Next four weeks may decide Pakistan’s fate


Islamabad : Pakistani Prime Minister Shaukat Aziz has not ruled out the imposition of emergency rule and the Supreme Court’s rulings on several important issues amid fast-moving political developments make the next one month crucial for the country, media reports here said Monday.

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Aziz was quoted Monday as saying that he would be consulted if there was a decision on imposing emergency. But there was no immediate plan.

Ruling Pakistan Muslim League chief Shujaat Hussain has also not ruled out emergency, having himself recommended it at one stage.

However, The News said: “Realising that the game is slipping out of its hands, the government will not hesitate in resorting to extreme measures like emergency – even more than that. Imposition of emergency has just been deferred. But all such steps will be monumentally unpopular in and out of Pakistan and aggravate the crisis.”

It said in a detailed report that the issues coming up before the apex court would determine much of the political direction the country would take in the near future.

While one exiled former prime minister Benazir Bhutto has threatened to move the apex court to challenge Musharraf seeking re-election while retaining his military uniform, another ex-premier Nawaz Sharif has already challenged his exile and demanded that he be allowed to return home.

Half-a-dozen critical developments lined up for the next four weeks – the interlude described by Musharraf “as extremely important” – will determine the political fate and future of the president, the two exiled former prime ministers and of Pakistan, according to The News.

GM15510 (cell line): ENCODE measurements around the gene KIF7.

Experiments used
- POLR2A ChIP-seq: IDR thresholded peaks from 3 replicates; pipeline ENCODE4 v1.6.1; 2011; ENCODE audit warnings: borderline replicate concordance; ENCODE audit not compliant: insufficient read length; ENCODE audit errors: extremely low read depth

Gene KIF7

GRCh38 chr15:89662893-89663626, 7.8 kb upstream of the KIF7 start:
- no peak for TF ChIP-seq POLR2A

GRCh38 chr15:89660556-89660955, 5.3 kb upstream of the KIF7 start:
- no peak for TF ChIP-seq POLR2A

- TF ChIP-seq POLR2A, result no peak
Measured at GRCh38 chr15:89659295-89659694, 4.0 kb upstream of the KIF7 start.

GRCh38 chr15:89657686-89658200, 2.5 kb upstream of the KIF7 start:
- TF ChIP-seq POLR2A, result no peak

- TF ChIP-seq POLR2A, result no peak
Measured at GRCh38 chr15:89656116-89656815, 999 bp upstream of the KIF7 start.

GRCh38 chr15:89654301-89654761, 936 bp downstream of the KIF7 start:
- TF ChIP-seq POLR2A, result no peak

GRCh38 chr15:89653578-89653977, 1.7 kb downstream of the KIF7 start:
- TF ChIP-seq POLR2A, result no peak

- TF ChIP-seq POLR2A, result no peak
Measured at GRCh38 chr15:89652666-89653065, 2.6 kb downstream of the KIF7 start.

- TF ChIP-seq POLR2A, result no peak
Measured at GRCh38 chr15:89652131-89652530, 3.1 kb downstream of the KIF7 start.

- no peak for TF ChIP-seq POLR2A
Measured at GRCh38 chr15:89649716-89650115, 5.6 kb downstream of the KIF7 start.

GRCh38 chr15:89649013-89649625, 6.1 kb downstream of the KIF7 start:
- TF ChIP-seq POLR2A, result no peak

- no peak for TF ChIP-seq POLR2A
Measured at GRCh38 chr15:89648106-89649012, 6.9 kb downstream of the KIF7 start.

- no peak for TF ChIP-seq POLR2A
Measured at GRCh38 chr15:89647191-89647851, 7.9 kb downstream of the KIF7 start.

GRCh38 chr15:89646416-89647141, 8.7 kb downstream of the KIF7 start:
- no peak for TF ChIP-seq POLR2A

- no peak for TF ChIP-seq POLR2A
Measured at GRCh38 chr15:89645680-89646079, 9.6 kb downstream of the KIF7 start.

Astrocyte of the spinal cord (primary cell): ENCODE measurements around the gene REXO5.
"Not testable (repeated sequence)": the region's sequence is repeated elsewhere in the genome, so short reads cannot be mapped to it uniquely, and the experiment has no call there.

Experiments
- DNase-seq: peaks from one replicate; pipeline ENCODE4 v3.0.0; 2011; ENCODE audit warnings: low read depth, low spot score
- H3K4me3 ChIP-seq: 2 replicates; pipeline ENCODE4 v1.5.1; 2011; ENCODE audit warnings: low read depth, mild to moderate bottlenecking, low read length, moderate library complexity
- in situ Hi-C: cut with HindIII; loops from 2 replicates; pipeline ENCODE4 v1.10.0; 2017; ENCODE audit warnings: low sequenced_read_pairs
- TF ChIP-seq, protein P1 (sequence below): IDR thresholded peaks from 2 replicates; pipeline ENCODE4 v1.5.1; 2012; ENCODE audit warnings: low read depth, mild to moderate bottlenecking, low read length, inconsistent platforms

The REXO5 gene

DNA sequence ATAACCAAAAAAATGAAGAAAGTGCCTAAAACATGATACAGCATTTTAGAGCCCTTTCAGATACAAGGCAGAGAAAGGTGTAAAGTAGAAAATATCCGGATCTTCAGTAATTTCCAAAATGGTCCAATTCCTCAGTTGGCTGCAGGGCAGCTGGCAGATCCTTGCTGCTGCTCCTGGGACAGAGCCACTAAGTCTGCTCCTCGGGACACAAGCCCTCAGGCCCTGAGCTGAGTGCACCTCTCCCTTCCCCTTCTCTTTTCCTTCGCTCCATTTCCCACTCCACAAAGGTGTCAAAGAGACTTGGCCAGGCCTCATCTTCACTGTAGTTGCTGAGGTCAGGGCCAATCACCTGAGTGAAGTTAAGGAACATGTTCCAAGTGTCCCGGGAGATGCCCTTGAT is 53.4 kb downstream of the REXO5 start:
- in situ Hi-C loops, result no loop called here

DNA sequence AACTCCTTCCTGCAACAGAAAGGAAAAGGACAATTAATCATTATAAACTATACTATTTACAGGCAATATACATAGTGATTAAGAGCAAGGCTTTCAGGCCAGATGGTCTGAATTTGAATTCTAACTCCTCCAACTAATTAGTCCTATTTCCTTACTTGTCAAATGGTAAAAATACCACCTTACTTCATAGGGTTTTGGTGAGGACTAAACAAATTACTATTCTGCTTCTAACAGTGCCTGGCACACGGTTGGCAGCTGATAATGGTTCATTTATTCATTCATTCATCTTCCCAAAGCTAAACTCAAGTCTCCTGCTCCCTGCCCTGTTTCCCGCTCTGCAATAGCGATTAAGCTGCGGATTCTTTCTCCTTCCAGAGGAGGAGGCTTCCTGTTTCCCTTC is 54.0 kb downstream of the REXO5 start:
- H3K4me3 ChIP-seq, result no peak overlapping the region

The apex court has itself only recently emerged from a crisis. Chief Justice Iftikhar Mohammed Chaudhry was suspended by Musharraf on charges of misuse of office, which triggered a four-month nationwide agitation.

Chaudhry has been reinstated and has made some bold statements and rulings with which the government could not be comfortable, media reports say.

“In one way or the other, the Supreme Court will be the centre stage of the decisive drama. The happenings, coming on the heels of each other, will continue to generate political heat in the stuffy weather,” said The News.

The apex court will decide on the petitions filed by Sharif and his brother Shahbaz Sharif. “The second part of this show will be enacted in case of an affirmative ruling in the Sharifs’ favour when they may be flying to Pakistan on the force of the court decision.

“If the government, respecting the judgement, allows them to land in Pakistan, the Sharifs’ presence in the country will unfold a heightened theatre that would certainly test Musharraf’s patience to the full.

“However, if the Sharifs are bundled back to some foreign land and not allowed to enter Pakistan despite the positive judicial decision, a new controversy would be spawned, involving the apex court, which would be approached over breach of its ruling. The Sharifs’ present petitions portend a risky scenario,” the newspaper said.

The apex court may shortly take up and perhaps decide Muttahida Majlis-e-Amal (MMA) president Qazi Hussain Ahmed’s petition, disputing Musharraf’s holding of the office of the chief of the army staff.

Another likely question that is going to come up before the Supreme Court during these vital four weeks will be whether or not the present assemblies, having a five-year lifespan, are qualified to elect the president twice for 10 years.